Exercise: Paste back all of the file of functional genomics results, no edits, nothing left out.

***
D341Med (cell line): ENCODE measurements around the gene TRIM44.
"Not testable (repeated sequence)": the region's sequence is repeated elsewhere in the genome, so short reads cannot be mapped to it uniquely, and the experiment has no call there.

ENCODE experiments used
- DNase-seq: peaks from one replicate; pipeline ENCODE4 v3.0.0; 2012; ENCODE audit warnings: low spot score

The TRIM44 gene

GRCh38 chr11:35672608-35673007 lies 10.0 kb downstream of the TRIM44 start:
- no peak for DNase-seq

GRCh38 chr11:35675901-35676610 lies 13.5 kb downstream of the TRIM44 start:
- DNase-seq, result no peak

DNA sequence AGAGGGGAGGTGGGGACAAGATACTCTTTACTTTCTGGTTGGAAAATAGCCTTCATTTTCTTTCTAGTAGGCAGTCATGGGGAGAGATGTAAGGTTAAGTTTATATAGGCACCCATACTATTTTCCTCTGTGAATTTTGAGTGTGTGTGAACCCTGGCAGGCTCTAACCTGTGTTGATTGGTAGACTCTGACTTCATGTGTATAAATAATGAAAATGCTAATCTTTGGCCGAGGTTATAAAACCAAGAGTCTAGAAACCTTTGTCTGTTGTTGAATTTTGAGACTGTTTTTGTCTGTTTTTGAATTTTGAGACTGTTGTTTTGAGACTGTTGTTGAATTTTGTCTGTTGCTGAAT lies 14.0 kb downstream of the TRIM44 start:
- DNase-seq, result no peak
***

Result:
D341Med (cell line): ENCODE measurements around the gene TRIM44.
"Not testable (repeated sequence)": the region's sequence is repeated elsewhere in the genome, so short reads cannot be mapped to it uniquely, and the experiment has no call there.

ENCODE experiments used
- DNase-seq: peaks from one replicate; pipeline ENCODE4 v3.0.0; 2012; ENCODE audit warnings: low spot score

The TRIM44 gene

GRCh38 chr11:35672608-35673007 lies 10.0 kb downstream of the TRIM44 start:
- no peak for DNase-seq

GRCh38 chr11:35675901-35676610 lies 13.5 kb downstream of the TRIM44 start:
- DNase-seq, result no peak

DNA sequence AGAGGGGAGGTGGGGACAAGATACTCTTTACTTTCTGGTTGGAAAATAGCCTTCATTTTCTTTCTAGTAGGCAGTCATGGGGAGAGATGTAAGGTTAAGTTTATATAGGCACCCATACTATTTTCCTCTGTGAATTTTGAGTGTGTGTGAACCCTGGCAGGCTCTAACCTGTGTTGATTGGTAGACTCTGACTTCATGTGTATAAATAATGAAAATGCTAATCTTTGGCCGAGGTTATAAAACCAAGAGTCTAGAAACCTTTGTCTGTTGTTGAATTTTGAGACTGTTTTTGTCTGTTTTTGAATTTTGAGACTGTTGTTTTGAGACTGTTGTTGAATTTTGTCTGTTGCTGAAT lies 14.0 kb downstream of the TRIM44 start:
- DNase-seq, result no peak